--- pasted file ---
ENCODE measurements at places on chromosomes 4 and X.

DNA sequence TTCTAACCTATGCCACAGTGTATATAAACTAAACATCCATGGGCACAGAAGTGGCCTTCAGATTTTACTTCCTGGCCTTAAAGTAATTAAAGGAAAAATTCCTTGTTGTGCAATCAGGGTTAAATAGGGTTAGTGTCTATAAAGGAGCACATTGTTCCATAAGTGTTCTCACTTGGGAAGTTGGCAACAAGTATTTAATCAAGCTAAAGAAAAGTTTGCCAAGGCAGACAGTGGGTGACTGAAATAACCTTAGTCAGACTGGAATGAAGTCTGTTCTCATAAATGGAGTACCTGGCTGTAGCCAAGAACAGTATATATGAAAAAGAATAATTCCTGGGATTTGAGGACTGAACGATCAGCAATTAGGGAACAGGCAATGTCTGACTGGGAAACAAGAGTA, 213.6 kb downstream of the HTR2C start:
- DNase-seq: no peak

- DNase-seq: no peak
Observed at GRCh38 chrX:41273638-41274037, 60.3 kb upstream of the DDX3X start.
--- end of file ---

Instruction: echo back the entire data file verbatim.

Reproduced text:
ENCODE measurements at places on chromosomes 4 and X.

DNA sequence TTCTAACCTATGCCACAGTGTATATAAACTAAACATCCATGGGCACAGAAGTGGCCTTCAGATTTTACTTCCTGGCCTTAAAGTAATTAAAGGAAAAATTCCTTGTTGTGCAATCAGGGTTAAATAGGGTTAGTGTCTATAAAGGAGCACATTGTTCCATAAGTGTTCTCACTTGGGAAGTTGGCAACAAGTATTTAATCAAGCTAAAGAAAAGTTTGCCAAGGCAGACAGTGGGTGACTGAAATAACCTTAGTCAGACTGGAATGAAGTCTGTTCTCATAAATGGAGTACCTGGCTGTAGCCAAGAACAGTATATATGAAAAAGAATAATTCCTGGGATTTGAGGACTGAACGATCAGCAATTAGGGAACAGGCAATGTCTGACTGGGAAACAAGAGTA, 213.6 kb downstream of the HTR2C start:
- DNase-seq: no peak

- DNase-seq: no peak
Observed at GRCh38 chrX:41273638-41274037, 60.3 kb upstream of the DDX3X start.